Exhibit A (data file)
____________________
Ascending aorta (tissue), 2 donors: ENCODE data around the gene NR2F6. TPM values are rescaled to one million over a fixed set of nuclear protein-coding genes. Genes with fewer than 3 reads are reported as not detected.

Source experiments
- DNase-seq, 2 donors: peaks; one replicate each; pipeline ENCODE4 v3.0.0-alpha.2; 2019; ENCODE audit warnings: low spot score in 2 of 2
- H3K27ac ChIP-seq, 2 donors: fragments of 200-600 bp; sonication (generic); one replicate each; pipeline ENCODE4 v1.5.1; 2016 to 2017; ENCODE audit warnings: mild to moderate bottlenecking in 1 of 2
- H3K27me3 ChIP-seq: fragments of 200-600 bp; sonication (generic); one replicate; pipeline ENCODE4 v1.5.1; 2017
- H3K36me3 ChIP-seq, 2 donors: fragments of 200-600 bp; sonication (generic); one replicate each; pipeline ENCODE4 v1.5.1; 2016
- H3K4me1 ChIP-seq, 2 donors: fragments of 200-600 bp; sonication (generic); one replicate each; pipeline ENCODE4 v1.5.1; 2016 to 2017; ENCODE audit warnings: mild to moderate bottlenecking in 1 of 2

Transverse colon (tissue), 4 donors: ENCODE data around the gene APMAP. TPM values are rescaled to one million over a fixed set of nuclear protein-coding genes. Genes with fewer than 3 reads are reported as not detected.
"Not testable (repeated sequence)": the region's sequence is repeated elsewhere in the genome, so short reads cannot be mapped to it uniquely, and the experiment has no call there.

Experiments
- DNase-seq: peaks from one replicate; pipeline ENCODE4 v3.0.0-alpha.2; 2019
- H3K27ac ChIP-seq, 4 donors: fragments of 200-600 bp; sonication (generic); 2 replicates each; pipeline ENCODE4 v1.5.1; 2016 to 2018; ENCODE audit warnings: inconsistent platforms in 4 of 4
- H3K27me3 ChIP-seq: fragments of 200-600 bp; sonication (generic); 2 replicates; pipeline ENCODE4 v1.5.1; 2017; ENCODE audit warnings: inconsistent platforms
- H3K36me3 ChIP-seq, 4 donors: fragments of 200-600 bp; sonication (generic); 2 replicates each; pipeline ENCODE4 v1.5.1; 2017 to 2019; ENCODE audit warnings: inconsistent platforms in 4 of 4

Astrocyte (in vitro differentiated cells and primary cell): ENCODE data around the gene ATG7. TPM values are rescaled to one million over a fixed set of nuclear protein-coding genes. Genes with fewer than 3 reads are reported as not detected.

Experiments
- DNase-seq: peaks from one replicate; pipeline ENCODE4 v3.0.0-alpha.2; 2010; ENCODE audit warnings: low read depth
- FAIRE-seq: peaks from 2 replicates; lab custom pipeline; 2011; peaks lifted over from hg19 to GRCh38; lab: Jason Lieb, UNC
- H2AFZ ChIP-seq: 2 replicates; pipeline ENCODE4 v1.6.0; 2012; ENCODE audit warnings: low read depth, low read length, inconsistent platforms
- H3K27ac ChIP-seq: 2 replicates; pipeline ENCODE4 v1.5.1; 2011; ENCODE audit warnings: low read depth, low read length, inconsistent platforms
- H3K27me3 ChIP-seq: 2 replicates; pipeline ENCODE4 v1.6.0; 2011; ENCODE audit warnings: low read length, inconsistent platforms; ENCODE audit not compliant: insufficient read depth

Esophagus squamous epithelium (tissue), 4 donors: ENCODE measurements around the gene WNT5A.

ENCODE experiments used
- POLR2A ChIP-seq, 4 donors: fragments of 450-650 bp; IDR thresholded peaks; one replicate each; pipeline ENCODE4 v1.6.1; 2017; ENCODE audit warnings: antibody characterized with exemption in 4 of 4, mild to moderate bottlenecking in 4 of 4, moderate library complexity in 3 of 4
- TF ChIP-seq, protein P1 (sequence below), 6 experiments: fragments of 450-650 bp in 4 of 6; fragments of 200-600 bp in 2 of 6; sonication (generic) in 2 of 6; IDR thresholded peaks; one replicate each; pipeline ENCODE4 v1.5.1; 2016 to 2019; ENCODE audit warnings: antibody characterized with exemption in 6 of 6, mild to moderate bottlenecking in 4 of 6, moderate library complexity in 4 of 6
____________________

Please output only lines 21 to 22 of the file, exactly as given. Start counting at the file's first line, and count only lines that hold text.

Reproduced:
- H3K27me3 ChIP-seq: 2 replicates; pipeline ENCODE4 v1.6.0; 2011; ENCODE audit warnings: low read length, inconsistent platforms; ENCODE audit not compliant: insufficient read depth

Esophagus squamous epithelium (tissue), 4 donors: ENCODE measurements around the gene WNT5A.